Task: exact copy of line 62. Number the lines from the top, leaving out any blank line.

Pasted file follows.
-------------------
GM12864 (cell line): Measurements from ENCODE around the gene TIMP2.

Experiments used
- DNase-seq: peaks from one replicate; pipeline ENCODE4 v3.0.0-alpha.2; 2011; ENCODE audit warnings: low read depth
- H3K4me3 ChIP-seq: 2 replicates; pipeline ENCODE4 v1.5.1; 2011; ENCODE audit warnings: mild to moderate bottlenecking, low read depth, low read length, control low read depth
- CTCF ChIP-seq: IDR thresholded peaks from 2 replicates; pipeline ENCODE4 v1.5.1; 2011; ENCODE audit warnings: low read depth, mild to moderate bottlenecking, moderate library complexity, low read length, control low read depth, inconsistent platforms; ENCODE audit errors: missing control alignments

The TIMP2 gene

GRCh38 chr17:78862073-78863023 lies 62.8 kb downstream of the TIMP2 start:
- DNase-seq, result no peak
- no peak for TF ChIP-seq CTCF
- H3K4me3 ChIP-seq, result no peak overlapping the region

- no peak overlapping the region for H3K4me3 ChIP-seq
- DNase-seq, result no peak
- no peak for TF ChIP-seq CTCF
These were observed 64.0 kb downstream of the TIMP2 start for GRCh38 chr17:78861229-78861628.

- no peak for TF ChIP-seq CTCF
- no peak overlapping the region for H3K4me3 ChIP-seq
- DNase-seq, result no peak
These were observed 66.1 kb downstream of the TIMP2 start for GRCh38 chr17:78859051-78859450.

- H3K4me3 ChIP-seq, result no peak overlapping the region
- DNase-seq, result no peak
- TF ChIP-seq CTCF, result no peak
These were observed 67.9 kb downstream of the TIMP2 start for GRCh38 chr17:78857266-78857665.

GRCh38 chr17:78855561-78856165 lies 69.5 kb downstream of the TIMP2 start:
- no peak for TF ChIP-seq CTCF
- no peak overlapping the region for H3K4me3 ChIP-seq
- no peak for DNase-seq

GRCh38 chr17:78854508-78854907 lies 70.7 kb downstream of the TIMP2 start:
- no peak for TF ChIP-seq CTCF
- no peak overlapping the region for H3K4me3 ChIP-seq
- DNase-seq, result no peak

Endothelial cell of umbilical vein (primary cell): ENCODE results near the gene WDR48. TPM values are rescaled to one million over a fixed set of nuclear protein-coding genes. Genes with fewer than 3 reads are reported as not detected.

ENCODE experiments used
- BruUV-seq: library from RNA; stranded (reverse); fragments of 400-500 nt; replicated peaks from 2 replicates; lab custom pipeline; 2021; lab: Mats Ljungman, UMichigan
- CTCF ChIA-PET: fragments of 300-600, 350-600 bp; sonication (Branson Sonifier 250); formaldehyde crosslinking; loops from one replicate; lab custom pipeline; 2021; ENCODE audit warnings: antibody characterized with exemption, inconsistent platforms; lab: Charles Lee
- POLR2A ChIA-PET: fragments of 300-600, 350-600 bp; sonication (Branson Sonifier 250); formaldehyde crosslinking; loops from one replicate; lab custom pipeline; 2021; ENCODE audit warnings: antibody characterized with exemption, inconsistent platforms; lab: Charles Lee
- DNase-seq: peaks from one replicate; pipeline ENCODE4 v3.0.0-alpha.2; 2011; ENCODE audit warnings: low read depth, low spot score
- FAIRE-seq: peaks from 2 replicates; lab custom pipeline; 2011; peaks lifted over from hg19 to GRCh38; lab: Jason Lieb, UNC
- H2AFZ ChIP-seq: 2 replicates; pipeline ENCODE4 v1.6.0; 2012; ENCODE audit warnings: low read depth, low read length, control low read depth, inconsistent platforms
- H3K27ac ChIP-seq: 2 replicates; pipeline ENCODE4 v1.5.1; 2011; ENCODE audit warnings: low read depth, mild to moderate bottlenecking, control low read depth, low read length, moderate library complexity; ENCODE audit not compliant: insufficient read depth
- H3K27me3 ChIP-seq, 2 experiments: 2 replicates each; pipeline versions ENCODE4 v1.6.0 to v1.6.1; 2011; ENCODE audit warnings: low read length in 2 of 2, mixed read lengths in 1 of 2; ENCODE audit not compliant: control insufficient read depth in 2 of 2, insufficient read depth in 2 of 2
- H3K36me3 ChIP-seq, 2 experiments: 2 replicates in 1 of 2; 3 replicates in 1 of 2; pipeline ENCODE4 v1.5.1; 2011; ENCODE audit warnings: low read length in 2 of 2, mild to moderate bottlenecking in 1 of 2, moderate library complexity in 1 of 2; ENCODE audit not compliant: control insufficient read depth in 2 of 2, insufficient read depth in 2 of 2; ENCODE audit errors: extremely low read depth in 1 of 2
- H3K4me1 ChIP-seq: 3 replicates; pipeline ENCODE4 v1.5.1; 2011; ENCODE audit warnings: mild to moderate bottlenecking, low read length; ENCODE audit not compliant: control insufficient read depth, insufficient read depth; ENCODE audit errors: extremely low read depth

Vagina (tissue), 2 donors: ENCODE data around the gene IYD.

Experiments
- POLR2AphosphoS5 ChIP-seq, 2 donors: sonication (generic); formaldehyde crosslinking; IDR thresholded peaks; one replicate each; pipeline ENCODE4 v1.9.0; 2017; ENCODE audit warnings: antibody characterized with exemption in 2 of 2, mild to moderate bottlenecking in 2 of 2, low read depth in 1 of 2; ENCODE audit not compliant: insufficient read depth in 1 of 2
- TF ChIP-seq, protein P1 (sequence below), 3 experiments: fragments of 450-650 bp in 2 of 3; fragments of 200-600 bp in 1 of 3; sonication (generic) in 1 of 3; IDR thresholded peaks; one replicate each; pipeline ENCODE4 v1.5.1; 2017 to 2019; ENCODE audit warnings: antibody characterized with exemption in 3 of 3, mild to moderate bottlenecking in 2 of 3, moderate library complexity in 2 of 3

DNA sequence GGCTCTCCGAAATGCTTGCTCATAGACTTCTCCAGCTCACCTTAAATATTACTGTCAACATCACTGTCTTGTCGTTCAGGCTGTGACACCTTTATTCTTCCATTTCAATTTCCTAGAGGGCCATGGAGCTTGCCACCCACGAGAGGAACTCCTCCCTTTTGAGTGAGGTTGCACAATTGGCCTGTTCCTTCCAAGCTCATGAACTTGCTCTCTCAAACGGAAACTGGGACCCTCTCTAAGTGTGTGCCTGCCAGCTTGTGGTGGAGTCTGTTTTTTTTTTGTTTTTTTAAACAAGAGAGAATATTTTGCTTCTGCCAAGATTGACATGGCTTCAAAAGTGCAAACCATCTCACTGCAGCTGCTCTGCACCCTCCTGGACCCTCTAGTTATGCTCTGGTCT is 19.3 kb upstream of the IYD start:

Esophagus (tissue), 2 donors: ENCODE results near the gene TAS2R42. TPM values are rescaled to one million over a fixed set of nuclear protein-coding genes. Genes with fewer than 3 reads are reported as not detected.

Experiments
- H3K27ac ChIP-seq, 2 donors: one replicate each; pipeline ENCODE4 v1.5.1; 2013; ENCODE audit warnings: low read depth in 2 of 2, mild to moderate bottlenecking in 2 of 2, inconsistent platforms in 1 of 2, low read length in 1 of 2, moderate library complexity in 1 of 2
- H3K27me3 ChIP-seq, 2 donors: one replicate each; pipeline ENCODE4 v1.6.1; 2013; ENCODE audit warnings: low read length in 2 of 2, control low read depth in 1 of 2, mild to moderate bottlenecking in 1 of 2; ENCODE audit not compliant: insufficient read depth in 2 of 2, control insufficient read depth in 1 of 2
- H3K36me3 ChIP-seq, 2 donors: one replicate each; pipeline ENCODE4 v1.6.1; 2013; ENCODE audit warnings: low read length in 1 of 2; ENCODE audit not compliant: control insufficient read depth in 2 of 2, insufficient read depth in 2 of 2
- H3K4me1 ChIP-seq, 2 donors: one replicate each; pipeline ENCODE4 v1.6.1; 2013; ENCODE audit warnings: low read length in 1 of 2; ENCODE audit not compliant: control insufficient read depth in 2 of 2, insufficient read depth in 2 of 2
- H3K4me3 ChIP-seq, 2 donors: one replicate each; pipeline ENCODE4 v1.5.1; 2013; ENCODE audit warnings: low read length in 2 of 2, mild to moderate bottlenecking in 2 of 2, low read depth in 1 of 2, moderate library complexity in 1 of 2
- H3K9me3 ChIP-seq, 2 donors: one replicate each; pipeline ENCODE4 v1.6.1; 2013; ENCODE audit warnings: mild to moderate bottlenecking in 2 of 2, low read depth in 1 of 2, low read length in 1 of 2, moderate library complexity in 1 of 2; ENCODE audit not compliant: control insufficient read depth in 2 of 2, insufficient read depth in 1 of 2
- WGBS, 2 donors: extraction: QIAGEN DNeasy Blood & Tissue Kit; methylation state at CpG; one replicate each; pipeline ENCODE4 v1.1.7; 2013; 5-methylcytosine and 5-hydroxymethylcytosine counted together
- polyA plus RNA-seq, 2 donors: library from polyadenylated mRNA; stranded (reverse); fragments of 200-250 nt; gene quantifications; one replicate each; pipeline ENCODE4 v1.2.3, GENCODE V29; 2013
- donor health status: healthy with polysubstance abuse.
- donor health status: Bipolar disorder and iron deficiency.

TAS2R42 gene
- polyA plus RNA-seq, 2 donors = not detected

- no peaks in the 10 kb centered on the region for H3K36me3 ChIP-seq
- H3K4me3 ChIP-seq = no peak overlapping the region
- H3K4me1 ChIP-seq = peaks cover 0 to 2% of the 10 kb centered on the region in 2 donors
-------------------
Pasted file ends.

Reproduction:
- no peaks in the 10 kb centered on the region for H3K36me3 ChIP-seq